I reflected back to my conversation with Lauren’s father, Dave, after George Floyd’s death. I said to Lauren, “While we, as marketers in the ski industry are worried about putting a message out there that’s not authentic, you’re worried about going for a bike ride because you’re afraid of who may be around the corner, the KKK is in town, and you’re Black. I can’t even imagine.” I honestly couldn’t imagine. And, I will never be able to imagine.
Revisiting the aforementioned coffee scenario in the small ski town. Lauren said, “Ok, so you forgot your wallet. You’d ask someone ‘Hey, can you spot me real quick?’ You think my dad [who is Black] can do that? No.” While we, as a predominantly white industry, may be worried about coming across as performative as we take improved measures towards making our sports more welcoming to all people, Lauren says her worries are different. “We’re afraid people assume we’re homeless, poor, trying to steal their money—whatever it is," she admits.
Grab a coffee and ponder that for a few moments.
“Well, it’s just because you’re Black, so obviously you can jump.”
Lauren is an incredibly gifted human. No doubt her passion, curiosity, wits, athleticism, and beyond, come from her parents, Heidi and Dave, who often spend a good amount of time at Snowbird, their “second home” in Utah. After skiing for Team Gilboa, Lauren was invited to the U.S. Ski Development Team as a young teenager. She was a wide-eyed, excited, hopeful 15-year-old who had made the leap from the 175 foot vertical of Hyland Hills in Minnesota to the U.S. Ski Team in Park City, Utah—a dream many young ski racers have, and very few achieve.
However, when Lauren made it, she realized it wasn’t what she thought it would be. Having followed a strict strength and conditioning program back in Minneapolis, Lauren came into physical testing at the Center of Excellence and immediately showed she belonged there. As the athletes did pre-summer testing, or “baseline testing” as Lauren called it, she did the vertical jump test. She broke the record. “At first they were like, ‘Oh, the system must have been calibrated wrong.’” she remembered. So they recalibrated it, jumped again, and then she got the same results. After she tells that part of the story, she laughs and says, “whatever” in her humble manner. What she shared, next, though, encapsulates the problem in our industry.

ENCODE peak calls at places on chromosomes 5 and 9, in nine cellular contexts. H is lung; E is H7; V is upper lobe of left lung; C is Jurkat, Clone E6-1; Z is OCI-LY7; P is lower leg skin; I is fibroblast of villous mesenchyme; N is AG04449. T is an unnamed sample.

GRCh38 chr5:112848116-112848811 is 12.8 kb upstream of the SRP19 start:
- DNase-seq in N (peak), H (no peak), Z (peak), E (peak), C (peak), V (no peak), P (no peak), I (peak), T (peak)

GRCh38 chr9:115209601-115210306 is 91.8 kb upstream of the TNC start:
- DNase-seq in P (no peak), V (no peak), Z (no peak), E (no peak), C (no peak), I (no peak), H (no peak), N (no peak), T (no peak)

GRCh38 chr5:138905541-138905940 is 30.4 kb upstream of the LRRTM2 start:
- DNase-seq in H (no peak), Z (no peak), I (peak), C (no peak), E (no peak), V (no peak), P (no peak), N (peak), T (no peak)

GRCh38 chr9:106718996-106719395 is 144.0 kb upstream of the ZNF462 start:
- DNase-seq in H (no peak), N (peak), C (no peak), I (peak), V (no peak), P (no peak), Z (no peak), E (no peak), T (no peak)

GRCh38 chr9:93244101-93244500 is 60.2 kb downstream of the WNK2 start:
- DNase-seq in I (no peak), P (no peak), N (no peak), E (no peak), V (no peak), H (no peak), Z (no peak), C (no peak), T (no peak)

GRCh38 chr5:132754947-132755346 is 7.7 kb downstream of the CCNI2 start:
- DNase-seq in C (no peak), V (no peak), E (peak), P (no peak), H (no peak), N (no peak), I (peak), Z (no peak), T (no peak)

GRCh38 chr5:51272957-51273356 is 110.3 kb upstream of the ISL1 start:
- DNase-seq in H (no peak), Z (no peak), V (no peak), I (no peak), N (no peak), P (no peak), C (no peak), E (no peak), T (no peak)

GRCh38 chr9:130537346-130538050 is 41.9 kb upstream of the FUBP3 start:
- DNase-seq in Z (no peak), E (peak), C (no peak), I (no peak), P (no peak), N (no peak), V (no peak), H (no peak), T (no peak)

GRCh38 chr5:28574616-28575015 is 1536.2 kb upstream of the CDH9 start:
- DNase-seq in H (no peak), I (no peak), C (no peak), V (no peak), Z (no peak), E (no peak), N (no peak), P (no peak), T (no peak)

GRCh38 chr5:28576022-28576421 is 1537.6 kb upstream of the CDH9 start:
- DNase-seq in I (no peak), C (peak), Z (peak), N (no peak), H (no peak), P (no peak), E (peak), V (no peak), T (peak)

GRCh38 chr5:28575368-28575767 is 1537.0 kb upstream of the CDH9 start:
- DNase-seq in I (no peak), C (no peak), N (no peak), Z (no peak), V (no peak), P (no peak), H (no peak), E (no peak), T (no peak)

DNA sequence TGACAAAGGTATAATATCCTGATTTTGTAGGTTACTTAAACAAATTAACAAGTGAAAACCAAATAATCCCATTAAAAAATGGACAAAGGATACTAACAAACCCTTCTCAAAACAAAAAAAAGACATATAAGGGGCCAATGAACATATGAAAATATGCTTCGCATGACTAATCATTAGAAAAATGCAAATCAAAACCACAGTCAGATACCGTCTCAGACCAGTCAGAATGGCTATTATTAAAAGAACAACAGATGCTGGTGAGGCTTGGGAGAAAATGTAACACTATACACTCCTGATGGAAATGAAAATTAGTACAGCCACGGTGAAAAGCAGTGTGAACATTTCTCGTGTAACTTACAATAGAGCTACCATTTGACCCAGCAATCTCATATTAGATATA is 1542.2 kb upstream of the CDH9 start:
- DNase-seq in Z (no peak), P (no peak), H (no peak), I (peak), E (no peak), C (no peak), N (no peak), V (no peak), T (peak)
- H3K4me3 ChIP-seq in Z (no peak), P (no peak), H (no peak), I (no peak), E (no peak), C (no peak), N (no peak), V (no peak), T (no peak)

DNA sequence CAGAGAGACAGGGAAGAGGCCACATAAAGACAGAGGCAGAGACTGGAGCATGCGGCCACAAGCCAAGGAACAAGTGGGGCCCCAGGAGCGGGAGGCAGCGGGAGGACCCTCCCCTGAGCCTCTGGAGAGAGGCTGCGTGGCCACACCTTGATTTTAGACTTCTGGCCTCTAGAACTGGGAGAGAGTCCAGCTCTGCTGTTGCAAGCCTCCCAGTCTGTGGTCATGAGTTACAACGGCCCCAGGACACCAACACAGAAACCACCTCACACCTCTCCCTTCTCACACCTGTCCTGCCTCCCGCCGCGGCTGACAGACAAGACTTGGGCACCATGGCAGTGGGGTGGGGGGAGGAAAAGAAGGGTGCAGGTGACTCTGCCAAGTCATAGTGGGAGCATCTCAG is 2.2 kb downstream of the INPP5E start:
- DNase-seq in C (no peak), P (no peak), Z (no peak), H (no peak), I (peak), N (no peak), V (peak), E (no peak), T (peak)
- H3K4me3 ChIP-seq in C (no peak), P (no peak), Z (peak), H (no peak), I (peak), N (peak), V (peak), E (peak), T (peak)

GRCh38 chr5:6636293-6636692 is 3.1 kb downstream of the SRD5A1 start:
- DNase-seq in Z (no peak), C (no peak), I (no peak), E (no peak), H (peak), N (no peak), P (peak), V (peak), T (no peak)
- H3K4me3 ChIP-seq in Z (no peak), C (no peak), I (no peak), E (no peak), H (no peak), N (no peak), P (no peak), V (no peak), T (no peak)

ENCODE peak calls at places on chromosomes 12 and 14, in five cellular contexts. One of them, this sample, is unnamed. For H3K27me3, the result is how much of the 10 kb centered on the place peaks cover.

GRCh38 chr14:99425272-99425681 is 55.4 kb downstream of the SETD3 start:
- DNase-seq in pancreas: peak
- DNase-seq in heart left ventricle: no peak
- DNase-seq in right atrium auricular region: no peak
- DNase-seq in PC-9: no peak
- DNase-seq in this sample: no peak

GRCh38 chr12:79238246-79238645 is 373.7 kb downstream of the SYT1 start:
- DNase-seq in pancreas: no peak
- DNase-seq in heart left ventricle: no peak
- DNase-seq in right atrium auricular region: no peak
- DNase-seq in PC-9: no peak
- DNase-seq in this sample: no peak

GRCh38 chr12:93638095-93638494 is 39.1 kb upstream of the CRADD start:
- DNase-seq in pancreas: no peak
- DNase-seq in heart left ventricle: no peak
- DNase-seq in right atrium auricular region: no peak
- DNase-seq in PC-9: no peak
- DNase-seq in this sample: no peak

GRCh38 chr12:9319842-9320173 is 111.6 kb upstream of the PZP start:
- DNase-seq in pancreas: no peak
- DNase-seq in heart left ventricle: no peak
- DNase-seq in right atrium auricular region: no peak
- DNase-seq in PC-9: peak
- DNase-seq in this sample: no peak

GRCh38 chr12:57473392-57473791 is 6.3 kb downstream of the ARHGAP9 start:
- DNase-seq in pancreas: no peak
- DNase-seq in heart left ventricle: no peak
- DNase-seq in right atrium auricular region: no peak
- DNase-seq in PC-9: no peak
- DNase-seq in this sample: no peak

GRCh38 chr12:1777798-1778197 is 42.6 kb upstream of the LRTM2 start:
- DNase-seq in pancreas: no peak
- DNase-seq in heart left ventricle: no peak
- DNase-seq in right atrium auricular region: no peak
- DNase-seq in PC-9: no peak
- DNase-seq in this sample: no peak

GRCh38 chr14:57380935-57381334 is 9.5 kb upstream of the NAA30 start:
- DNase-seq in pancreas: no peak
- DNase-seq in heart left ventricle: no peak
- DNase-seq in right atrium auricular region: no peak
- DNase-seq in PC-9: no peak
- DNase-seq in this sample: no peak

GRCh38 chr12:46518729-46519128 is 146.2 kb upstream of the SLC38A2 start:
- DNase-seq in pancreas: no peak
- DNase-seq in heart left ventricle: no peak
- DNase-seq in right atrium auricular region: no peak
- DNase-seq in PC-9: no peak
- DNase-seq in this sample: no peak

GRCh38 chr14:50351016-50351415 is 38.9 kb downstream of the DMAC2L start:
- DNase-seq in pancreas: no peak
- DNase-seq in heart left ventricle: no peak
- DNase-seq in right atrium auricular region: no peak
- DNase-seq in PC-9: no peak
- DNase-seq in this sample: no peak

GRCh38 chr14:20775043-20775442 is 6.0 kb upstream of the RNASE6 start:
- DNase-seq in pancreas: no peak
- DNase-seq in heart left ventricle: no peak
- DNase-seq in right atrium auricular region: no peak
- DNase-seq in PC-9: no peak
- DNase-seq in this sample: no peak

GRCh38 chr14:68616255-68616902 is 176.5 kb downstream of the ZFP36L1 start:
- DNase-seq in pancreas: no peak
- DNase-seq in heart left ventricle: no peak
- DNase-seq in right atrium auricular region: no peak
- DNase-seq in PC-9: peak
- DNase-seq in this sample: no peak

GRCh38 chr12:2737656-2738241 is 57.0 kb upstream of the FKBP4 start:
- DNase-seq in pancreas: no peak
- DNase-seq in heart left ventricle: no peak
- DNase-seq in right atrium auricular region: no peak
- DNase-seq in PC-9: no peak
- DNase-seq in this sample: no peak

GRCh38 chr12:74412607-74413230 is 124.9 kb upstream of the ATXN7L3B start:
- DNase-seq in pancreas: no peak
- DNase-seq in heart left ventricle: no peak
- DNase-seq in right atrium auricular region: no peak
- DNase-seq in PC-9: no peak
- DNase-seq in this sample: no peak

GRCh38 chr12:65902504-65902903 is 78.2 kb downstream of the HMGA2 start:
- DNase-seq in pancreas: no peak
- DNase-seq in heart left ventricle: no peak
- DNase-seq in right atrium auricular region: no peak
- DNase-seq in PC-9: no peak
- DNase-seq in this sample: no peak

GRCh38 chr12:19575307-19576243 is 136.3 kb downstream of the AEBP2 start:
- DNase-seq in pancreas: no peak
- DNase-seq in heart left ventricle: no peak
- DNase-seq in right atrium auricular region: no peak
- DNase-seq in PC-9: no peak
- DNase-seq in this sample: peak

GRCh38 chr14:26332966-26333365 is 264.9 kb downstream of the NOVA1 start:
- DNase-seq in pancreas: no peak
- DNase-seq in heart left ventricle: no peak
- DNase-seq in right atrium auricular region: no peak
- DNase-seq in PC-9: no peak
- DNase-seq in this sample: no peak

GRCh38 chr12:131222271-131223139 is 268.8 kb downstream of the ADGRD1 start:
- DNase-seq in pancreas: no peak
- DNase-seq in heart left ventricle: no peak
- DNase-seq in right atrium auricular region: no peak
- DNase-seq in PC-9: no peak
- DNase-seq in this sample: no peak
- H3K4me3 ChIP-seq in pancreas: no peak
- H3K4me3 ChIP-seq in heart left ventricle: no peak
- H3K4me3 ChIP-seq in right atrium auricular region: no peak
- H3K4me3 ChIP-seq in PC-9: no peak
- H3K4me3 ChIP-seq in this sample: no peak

“‘Well, it’s just because you’re Black, so obviously you can jump,’ they said,” Lauren recounts the situation. “And I won’t name names, but some of my teammates just jumped on that same train and were like, ‘Yeah, that’s why you can jump high, because you’re Black.’” From there, they moved on to the force plate test (the one where you push into the bar), and Lauren attempted to keep her focus and composure as she tackled the task at hand. “...and I was pretty darn high on that, especially for my size,” she said.
How did her teammates react? “They’re like ‘Yeah...power because you’re Black...and isn’t that because, we’ve heard those rumors about Black people having calves that are higher...and that’s why you can be a better sprinter...so why are you even in skiing?’ And it just went down this path,” she remembered. She was just 15 then. It was the first time she was on the U.S. Ski Team, and her first time in the Center of Excellence. It was an intimidating environment as it was. “We’re the D (development) Team, we’re the 15-year-olds...and meanwhile Ted [Ligety] and whoever else is over there working out over there. So I was just like, ‘Ok, yeah, I guess it doesn’t mean that I’m that strong or fit because I’m built this way, therefore it doesn't count?’”
But wait, there’s more.